St. Louis police officers are at the capital asking state representatives and senators to keep control of the police department in Jefferson City.
It's a long-standing debate getting more attention as a bills moving through the legislature to give control back to the city gain momentum. St. Louis is one of the only cities in the nation that does not have control of its own police department. The current system dates back to the Civil War era, in which the department is run by a five-member panel. Four are chosen by the governor for the $1,000-a-year spot. The fifth seat is always held by the mayor.
And the 140 people who RSVP to go to Jefferson City says that's O.K. Members and retirees of the St. Louis Police Officers Association don't want the 150-year-old rule to change.
"I think what it means is that you're going to have a more professional police department. You won't have a political police department where you have alderman and other city officials trying to influence in police investigations," Joe Steiger, Vice President of the SLPOA, says.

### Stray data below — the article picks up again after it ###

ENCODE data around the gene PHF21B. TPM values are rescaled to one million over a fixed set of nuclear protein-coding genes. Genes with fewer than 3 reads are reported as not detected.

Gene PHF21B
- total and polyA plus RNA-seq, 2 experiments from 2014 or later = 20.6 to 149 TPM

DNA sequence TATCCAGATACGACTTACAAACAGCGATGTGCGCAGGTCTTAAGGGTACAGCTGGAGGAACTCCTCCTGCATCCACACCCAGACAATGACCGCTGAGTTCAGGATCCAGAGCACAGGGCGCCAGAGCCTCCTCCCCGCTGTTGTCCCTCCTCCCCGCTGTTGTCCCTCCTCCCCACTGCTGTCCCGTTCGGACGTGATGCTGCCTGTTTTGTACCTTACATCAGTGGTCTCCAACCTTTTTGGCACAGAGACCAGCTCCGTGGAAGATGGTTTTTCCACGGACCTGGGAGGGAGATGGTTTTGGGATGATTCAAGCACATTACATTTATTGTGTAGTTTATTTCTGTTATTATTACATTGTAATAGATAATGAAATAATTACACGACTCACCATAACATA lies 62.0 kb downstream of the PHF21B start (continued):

Also on board the buses today are civilians who support the status quo.
"Everyone on board is 100% in opposition of these bills," Steiger says.
Officers fear city control will give the mayor control over their pensions. But Mayor Francis Slay testified in front of lawmakers just last week that he would leave the pension system in tact with the state.
Mayor Slay told lawmakers, "I'd like to fix the police pension fund without crippling the department or unduly burdening our residents and businesses." He went on to say, "Let me be clear... It will not change the current pension system. Passing this bill will leave the police pension system under state control."
The decision remains with lawmakers.
Meanwhile, Governor Jay Nixon must appoint two replacement members to the St. Louis Board of Police Commissioners after Vince Bommarito resigned amidst controversy, and Julius Hunter's term expired.